Therapy is an effective treatment for many mental health conditions, including anxiety, depression, PTSD, and eating disorders.

Whether you’re coping with grief, trauma, or relationship issues, or want treatment for a mental health condition, finding a helpful therapist can make a big difference in your journey.

To find a therapist who’s a good fit, start by considering practical matters like licensure, insurance coverage, location, and specialties.

You may find that friends, colleagues, and healthcare professionals are a good source of referrals. You may also find options by using search tools provided by organizations that address your specific concerns.

When you’ve narrowed down your choices, you may find it helpful to think about your goals and questions. This way you can be sure you and your therapist are well matched and aligned on your treatment plan.

Ultimately, finding the right therapist is a personal matter. Human connection is at the heart of effective therapy, and you can build that sense of connection whether you talk with your therapist in person, on the phone, or online.

Mon, 29 May 2023 12:00:00 -0500 en text/html https://www.healthline.com/health/how-to-find-a-therapist
What You Should Know About Systems Thinking

The room hummed with giggles and mutters of “one, two, three, four, I declare a thumb war,” as a few dozen educators thumb-wrestled their way through a presentation on systems thinking.

Sound strange? Imagine, then, doing it with your students to illustrate how preconceived notions can influence actions. Instructor Joan Yates, project manager for systems thinking in the Catalina Foothills School District in Tucson, Arizona, asked the teachers to thumb-wrestle for one minute with the goal of getting the most pins as possible.

Most took that to mean the goal was to win. After all, a game requires a winner – right? In systems thinking, the answer is: Not necessarily. Yates pointed out that her instructions were to get the most pins; to actually get the most, the participants should have cooperated and taken turns getting pins, without a winner.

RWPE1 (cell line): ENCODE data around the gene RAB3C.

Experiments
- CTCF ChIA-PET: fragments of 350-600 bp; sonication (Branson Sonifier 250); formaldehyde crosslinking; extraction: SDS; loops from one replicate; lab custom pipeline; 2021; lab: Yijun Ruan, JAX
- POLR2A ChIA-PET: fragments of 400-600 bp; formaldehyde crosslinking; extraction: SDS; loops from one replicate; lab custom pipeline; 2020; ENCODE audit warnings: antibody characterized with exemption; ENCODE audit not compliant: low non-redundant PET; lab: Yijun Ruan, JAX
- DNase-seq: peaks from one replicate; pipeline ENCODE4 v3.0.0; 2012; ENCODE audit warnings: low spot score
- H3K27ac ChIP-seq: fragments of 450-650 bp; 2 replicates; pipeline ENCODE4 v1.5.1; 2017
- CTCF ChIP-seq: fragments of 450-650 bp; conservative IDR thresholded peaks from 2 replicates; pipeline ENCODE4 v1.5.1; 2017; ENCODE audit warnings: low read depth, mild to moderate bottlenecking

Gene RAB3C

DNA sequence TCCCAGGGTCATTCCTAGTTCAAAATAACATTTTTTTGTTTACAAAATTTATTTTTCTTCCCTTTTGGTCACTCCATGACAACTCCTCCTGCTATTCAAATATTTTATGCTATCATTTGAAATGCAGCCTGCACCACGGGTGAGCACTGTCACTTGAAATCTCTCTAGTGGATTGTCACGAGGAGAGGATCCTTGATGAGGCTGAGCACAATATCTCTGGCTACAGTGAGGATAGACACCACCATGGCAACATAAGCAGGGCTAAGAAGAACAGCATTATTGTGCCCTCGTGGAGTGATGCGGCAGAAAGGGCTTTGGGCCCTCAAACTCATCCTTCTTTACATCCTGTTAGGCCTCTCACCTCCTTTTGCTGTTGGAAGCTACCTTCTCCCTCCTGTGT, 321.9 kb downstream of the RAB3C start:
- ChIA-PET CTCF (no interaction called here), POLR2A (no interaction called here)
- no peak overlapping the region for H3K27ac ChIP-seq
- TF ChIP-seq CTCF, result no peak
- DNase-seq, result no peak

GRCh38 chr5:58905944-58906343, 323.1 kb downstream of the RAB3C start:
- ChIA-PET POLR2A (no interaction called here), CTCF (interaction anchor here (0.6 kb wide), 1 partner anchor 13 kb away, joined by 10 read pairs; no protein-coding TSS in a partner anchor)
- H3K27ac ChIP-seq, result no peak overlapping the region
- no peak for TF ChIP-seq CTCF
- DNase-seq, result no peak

The exercise is just one example of how teachers can introduce systems thinking concepts to students. It’s an approach that incorporates instructional tools to enhance learning about literature, history, current events, and science, and uses exercises to train students to think differently.

In a nutshell, Yates says, systems thinking considers the relationship between the parts of a system, and the “dynamics those relationships produce.” A system can be anything – a novel, a historical event, a culture, a scientific formula. All are made up of different pieces that form the “system.” In systems thinking, you look at the whole of something, the individual parts of that whole, how those parts make the “whole” what it is, and how one action to a piece of the system can affect the entire thing.

Change those habits

Systems thinking in education helps develop students who can understand the value of other opinions, and see things from a different perspective, Yates says. Introducing mental modeling, which is ingrained assumptions that ultimately influence how we see things and what we do, can be a good place to start.

The thumb-wrestling exercise, and others, such as asking students to fold their hands or cross their arms in the opposite way they normally do or walk up stairs starting with the opposite leg, encourages students to throw off their own mental models. They have to step out of their comfort zones and try new ways of looking at things.